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KoaJS is a minimal and flexible NodeJS web application framework. It provides a good set of features for building web and mobile applications. In this post, we will be getting started with KoaJS by creating a small application.

KoaJS is an open-source framework. It is developed and maintained by the creators of the extremely popular ExpressJS.

However, the design philosophy behind KoaJS was completely different from Express. Koa provides a minimal interface to build applications. It is a very small framework, which provides the bare minimum tools to build apps and REST APIs

Routes are an important aspect to build any web application. However, KoaJS does not support routes as part of the core module. Therefore, we have to use an external module to enable routing. In this post, we will look at a basic Koa JS Router Example using the koa-router package.

While static routes can solve a large number of use-cases, an application also needs dynamic routes. Dynamic routes help us pass parameters as part of the route path. In this post, we will also learn how to handle KoaJS Route Parameters with examples.

1 – Installation of KoaJS Packages

KoaJS requires Node version 7 or above. This enables it to work with ES2015 and async function support.

To get started with KoaJS, we can simply create a project folder and execute the below commands

$ mkdir koa-app
$ cd koa-app
$ npm init -y
$ npm install --save koa

Basically, we create a directory and initialize an npm project. Then, we use npm to install koa.

Now that our project is ready, we can create our first KoaJS application.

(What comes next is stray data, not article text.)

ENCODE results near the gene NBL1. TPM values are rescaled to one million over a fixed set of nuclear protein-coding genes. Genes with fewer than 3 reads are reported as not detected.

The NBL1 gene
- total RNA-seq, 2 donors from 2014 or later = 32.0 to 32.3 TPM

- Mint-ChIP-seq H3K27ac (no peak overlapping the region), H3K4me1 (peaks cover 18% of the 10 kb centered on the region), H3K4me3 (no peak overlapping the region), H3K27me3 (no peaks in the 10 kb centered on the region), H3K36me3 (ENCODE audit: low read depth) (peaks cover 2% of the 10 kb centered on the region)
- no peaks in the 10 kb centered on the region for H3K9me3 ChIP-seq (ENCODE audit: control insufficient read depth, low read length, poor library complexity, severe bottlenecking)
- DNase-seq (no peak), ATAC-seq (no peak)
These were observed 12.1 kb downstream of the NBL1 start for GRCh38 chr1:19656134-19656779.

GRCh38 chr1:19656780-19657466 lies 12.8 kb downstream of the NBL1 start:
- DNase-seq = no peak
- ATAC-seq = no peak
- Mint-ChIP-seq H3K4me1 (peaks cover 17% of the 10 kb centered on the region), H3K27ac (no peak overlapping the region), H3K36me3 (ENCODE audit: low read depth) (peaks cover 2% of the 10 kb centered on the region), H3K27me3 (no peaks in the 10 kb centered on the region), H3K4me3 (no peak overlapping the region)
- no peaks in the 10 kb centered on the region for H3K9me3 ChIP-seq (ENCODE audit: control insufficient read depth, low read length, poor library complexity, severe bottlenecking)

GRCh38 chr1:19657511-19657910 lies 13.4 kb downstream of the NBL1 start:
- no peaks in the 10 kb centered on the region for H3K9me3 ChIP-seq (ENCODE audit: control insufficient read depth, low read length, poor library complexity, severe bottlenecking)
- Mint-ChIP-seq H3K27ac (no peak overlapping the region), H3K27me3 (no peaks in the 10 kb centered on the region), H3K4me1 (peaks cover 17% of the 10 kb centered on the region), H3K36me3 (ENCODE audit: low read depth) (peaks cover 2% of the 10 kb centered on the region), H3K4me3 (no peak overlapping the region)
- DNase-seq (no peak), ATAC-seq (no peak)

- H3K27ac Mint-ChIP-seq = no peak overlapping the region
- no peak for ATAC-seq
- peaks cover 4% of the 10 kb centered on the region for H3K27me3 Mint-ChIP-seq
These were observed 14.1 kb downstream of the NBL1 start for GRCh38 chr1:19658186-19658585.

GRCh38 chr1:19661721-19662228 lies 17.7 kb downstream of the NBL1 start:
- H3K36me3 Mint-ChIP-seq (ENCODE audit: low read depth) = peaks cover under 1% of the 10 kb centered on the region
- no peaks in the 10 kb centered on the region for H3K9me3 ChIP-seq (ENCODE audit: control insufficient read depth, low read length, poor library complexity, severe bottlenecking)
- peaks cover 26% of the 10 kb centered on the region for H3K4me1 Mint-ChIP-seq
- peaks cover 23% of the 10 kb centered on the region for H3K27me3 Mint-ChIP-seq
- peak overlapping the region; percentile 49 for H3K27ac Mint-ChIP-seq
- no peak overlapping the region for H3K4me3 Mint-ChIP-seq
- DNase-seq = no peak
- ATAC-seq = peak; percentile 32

See the below example:

const koa = require('koa');
const app = new koa();

app.use(async ctx => {
   ctx.body = 'Hello, World';
});

app.listen(3000, function(){
   console.log('Server running on https://localhost:3000')
});

A KoaJS application is an object containing an array of middleware functions. These middleware functions are composed and executed in a stack-like manner upon request.

As you can see, we have the app.use() function. Basically, this function is a middleware. This function takes a callback function as input. Also, the callback function gets access to the Koa application context known as ctx. Basically, we can use this context to access and modify the request and response objects.

Once we start the application using node index.js and visit http://localhost:3000, we will be able to see the greeting message in the browser.

However, Unlike ExpressJS, Koa does not come with in-built router handling capability.

Assuming that you already have a KoaJS application, we only need to install another package to work with routers.

Once the package installation is complete, we are ready to tweak our application to utilize the koa-router package.

2 – Implement a KoaJS Router Example

Let us implement a simple GET route example

const koa = require('koa');
const Router = require('koa-router');

const app = new koa();
const router = new Router();

router.get('/greetings', (ctx, next) => {
ctx.body = "Hello, World from Router"
});

app.use(router.routes())

app.listen(3000, function(){
console.log('Server running on https://localhost:3000')
});

Let us understand what is happening in the above example.

  • We first import the necessary packages. This includes koa and koa-router.
  • Next, we create a Koa application instance using the constructor and new keyword.
  • Also, we create an instance of the koa-router.